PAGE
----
Italy has always been a big contributor to the power metal scene, ever since the second coming in the latter part of the ‘90s. But what with Italy being a bit of a disappointment pit lately (certain albums excluded, *cough* Elvenking *cough*, who’d have thought such a piece of interesting, passionate power metal should once more come soaring on majestic winds from the land of Fabio Lione? Edward De Rosa’s debut album Zeitgeist has a big thing going for it; mainly, it doesn’t exactly have that typical Italian sound, while still being exactly Italian. It’s a “side project” of guitarist Valerio De Rosa (Soul Of Steel) - hence obviously naming it Edward, because it’s much, much cooler - it’s fairly guitar forward, but not overly “look at me as I jack off this guitar” as many such projects are. This also makes the inclusion of such a track - the frenzied Replicants - much more tolerable and, dare I say it, enjoyable.
What’s offered is not your generic power metal though, nor is it very symphonic, as might be expected given many factors and prejudices. Edward De Rosa offer a high octane guitar driven progpower heavy on the catchiness, and with highly catchy and passionately delivered vocal lines that will have you humming along to Giacomo Voli’s (Rhapsody) powerful voice on the first listen. There’s a lot of focus on the vocals here, and why not, with Voli lending his expertise. Sure, the guy’s still no Fabio Lione, but he has a very rich tone and some Ashley Edison (Power Quest) like stylistics and touches of Timo Kotipelto (Stratovarius), while sounding very modern. De Rosa adds his flamboyant guitar touches without being in your face about it; the solos are appropriate, the leads driving and affectionately allowed to stay behind Voli when the music needs it; everything is in the right amount, no show off, no unnecessary filler.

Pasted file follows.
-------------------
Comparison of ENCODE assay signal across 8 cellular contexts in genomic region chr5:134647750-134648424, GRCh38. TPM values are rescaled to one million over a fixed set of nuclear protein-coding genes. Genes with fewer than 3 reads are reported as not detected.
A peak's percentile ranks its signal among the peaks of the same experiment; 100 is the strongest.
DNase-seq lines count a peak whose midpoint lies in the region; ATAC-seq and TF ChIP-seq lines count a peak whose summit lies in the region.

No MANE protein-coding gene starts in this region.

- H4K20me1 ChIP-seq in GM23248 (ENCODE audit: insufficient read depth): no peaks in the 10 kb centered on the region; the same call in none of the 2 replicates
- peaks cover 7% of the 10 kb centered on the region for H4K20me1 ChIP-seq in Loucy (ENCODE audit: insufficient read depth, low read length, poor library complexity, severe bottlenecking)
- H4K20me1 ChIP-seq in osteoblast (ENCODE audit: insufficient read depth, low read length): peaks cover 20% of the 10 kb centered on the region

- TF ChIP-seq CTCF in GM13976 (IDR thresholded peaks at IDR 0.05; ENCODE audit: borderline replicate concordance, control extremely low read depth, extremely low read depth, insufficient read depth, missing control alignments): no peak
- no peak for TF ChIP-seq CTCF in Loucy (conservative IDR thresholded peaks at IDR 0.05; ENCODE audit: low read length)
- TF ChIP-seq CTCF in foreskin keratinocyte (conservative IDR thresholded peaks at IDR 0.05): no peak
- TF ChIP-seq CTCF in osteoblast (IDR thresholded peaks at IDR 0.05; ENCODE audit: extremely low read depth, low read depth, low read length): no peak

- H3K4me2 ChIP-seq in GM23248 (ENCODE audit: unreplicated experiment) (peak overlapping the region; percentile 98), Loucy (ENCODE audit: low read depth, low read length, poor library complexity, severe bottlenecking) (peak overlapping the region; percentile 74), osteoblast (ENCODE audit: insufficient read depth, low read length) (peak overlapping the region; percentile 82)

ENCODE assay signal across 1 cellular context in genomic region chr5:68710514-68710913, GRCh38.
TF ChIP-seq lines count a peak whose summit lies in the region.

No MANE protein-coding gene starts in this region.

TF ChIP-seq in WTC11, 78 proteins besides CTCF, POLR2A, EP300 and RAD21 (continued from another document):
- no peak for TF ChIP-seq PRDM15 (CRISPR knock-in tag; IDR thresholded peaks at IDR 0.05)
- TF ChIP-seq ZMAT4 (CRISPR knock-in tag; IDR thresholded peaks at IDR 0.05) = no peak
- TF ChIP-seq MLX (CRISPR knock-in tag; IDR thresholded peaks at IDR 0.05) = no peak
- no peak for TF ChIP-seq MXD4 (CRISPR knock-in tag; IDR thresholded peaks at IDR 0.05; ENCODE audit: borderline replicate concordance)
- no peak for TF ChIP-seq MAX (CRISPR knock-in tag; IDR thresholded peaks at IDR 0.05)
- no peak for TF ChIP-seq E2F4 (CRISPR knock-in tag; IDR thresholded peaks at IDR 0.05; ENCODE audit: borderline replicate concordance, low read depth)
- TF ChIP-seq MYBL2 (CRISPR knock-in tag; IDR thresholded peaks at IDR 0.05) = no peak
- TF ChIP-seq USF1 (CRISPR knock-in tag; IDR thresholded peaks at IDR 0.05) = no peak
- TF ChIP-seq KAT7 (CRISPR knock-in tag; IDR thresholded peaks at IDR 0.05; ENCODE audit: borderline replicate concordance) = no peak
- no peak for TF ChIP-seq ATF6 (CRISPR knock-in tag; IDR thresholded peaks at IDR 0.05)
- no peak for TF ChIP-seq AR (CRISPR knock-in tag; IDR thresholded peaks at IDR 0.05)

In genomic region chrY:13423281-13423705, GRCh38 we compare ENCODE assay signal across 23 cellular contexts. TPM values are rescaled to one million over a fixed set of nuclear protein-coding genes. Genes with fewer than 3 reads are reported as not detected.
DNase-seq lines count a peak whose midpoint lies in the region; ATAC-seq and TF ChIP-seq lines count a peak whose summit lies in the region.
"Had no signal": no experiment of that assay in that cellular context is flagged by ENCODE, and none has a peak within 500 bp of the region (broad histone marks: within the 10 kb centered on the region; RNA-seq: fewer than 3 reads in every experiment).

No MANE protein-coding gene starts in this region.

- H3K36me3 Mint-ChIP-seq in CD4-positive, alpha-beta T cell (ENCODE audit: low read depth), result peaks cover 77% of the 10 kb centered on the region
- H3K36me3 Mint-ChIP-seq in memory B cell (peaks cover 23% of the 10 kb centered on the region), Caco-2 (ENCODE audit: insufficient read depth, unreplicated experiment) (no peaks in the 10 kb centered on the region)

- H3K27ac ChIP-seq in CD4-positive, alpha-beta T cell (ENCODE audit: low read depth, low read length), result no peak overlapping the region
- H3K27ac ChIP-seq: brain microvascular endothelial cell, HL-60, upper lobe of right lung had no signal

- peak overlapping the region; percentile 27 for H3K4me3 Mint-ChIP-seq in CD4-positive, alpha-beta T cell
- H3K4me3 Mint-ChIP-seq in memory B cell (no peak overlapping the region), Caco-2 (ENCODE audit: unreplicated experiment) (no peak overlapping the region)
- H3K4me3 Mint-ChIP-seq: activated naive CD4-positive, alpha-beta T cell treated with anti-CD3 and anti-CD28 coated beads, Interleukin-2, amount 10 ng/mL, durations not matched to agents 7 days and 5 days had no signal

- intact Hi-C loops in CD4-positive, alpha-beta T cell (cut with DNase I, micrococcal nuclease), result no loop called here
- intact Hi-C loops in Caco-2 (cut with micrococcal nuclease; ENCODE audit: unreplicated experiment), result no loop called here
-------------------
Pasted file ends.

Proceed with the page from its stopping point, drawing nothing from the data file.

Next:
You’ll find the extravagant power metal antics in opener (excluding the intro) Legend: The Omega Man and highlight Burning Skies. On the other hand there are tracks like Ghost of the Ruins and The Sleep of Reason are slightly more progressively built, with some more complex timings and tempo shifts. The former of the two also infuses some oriental, folky vibes and also a sense of mystique to give depth to the theme. At times the album is pretty ballsy; there are a couple of tunes with folksy inspiration, and toward the end there’s Fight Of Life which starts with a powerful melodic instrumental half, before introducing a bit of Voli’s vocals in a mysterious tone - and then it really takes off with another instrumental half, flourishing with infective melodics. The rhythm play is incredible, the guitars catchy as a cold in hell as they get to duel some keys and a far off set of bagpipes. The melodic play is some of the best on the album, and that’s saying some, because De Rosa means business on here. Zeitgeist came out of nowhere, nary a hint about its existence before it was already there, and it turns out to be such a powerful, catchy listening experience, sure to grow even further with repeated listens; a surprise to be sure, but a welcome one. Damn it Italy, I can’t stay angry with you for long.
Standout tracks: Legend: The Omega Man, Ghost of the Ruins, Burning Skies